The steering has some of that vagueness that comes with a slightly overassisted system, but in this context, the ease of turn-in is more important than ultimate feedback. And it’s accurate enough to make slow traverses over 4×4 terrain (or the challenge of a tight parking spot) child’s play.
But the Discovery feels at its very best as a cross-country express, hauling a full load of occupants and luggage over extended distances, and shrugging off whatever conditions it may be faced with. From smooth highways to pockmarked rural tar, from gravel passes to farm tracks, the Disco remains unruffled.
More than its extreme, low-range off-road prowess, it’s that talent for outright versatility that is the fifth-generation’s strongest recommendation. In fact, I’d wager that 4×4 capability is fairly low on any current-day Discovery buyer’s priority list – especially when it rides on shiny 20-inch alloys and low-profile, road-biased rubber.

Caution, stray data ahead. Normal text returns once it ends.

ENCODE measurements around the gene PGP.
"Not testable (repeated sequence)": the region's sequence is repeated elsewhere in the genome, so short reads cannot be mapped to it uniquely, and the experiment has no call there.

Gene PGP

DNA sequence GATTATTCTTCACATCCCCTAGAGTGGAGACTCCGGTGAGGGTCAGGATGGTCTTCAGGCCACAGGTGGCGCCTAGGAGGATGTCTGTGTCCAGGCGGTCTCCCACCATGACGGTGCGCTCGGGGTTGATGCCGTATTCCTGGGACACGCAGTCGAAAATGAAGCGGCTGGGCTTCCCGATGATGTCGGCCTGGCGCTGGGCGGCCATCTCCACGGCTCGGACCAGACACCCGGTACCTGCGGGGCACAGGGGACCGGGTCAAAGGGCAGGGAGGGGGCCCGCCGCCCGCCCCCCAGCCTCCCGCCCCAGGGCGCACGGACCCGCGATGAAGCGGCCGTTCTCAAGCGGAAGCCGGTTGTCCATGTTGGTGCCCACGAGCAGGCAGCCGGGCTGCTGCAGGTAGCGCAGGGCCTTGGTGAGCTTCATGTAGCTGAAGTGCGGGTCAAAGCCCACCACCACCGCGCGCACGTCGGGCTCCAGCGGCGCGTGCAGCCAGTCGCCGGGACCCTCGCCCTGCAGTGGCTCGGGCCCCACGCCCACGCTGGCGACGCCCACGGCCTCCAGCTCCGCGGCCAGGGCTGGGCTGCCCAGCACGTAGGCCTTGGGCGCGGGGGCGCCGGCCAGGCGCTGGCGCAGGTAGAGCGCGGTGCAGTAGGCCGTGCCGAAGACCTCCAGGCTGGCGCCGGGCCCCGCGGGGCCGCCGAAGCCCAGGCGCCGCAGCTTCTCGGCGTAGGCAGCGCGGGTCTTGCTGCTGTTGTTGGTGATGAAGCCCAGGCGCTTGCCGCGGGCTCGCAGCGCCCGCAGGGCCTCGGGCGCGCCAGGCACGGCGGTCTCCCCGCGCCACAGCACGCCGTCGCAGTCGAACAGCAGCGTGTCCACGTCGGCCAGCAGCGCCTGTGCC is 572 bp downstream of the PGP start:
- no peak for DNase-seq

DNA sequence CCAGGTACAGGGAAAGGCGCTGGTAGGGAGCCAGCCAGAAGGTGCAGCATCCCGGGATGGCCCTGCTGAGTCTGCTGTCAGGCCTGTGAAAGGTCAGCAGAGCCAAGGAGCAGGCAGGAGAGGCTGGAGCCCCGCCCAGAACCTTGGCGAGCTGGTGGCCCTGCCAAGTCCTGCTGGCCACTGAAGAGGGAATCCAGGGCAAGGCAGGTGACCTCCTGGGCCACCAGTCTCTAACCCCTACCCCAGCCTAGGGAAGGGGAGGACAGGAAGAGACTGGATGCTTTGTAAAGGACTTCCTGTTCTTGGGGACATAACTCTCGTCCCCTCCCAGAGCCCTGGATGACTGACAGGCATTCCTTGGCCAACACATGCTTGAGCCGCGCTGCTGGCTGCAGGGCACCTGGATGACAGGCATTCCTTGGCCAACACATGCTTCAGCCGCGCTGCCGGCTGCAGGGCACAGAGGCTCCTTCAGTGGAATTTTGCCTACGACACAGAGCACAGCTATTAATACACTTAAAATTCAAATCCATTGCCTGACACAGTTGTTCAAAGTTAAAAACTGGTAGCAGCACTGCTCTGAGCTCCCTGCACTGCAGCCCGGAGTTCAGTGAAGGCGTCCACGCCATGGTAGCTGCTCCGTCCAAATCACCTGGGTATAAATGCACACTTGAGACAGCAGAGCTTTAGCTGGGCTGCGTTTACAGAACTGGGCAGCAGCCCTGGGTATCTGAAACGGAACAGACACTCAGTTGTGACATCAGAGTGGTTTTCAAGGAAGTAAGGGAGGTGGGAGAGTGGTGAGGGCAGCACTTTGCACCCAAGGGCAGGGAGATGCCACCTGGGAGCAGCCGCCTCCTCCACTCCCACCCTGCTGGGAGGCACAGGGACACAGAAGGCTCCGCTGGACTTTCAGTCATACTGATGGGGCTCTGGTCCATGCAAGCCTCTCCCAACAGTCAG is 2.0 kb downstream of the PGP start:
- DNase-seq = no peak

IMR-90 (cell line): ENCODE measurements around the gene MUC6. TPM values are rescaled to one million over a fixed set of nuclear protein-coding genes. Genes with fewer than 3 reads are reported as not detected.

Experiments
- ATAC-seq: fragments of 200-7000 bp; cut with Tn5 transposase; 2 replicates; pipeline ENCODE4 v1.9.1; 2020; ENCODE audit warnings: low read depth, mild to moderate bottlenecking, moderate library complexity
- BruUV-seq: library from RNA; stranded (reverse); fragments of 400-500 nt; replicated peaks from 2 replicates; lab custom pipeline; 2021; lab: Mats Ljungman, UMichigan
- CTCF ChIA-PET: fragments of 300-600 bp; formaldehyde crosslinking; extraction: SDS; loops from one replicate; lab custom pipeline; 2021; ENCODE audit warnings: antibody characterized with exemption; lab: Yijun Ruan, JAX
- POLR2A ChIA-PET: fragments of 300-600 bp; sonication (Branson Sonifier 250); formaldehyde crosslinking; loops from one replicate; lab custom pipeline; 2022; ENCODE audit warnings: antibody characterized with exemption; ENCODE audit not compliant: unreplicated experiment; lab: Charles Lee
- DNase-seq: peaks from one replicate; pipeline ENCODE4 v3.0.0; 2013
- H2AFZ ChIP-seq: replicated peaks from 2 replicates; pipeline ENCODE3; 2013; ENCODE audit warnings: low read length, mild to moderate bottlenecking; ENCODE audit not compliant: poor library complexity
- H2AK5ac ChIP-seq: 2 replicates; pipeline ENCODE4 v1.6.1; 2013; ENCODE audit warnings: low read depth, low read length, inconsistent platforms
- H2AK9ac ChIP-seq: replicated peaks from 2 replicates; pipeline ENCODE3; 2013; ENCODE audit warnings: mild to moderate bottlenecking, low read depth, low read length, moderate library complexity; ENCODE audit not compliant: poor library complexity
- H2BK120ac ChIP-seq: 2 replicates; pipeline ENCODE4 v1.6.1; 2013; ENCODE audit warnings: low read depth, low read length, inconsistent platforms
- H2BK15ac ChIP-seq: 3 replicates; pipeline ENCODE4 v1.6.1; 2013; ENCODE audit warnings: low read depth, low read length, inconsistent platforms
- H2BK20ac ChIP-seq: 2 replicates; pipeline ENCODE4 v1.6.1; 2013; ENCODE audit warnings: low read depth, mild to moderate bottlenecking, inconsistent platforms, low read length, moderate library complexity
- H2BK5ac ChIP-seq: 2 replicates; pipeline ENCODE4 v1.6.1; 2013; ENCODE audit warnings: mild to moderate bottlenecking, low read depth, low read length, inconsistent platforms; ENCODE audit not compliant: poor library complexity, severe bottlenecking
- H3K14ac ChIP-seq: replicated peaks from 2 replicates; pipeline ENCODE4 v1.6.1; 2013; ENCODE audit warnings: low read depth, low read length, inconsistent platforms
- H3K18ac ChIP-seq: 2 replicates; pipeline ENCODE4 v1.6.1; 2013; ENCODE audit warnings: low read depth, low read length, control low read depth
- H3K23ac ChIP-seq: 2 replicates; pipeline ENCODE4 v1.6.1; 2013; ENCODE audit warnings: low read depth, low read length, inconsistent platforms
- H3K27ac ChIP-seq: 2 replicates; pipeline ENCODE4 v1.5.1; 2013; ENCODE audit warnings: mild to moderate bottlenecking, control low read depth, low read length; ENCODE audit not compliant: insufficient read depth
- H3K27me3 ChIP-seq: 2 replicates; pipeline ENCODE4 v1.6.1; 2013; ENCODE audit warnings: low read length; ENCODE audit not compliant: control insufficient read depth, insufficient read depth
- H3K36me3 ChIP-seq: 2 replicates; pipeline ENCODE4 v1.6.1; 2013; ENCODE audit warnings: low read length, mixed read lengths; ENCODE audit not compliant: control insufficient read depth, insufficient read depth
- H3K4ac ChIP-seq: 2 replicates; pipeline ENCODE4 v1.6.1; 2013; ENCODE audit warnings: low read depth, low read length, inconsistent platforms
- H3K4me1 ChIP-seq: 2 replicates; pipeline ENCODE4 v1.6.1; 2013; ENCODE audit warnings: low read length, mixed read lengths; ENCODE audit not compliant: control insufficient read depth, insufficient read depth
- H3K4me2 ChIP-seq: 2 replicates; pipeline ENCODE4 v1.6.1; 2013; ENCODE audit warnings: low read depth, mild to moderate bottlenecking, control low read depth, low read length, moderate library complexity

Ironically it also means that the Discovery misses its original raison d’etre – to fit in somewhere between Defender and Range Rover. The new Discovery is more Range Rover than Land Rover in execution, technology and price than any of its predecessors.
Does that leave space for something new? Well, one could argue that the Discovery Sport now fills that niche, even though it lacks low-range. It’s certainly more affordable. But in reality, it’s more Discovery Lite than Discovery Sport.